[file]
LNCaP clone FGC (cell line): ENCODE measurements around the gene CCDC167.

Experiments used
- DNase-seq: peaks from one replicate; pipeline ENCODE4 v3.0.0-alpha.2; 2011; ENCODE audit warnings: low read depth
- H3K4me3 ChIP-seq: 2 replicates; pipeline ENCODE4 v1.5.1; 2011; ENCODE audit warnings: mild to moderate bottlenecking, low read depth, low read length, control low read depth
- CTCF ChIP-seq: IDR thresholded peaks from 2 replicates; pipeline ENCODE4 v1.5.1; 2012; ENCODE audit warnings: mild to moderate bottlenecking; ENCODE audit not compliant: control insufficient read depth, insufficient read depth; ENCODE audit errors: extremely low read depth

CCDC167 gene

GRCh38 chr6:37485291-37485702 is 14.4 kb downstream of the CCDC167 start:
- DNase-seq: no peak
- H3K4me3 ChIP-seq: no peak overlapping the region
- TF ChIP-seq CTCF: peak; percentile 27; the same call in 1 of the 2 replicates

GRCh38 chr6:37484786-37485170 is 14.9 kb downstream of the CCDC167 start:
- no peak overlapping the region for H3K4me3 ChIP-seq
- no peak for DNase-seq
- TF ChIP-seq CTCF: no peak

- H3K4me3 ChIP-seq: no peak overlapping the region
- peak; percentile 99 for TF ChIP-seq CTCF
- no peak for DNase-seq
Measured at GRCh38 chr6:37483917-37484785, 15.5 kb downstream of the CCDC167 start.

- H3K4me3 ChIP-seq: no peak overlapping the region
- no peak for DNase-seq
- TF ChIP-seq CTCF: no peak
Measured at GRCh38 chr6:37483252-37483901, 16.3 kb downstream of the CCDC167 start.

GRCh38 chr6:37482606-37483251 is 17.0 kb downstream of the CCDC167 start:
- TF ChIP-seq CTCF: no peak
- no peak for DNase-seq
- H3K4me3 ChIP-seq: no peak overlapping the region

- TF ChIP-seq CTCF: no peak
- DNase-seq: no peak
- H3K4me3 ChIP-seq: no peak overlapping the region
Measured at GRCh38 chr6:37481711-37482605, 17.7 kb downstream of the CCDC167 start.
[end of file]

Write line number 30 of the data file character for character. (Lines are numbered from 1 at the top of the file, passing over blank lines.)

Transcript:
Measured at GRCh38 chr6:37481711-37482605, 17.7 kb downstream of the CCDC167 start.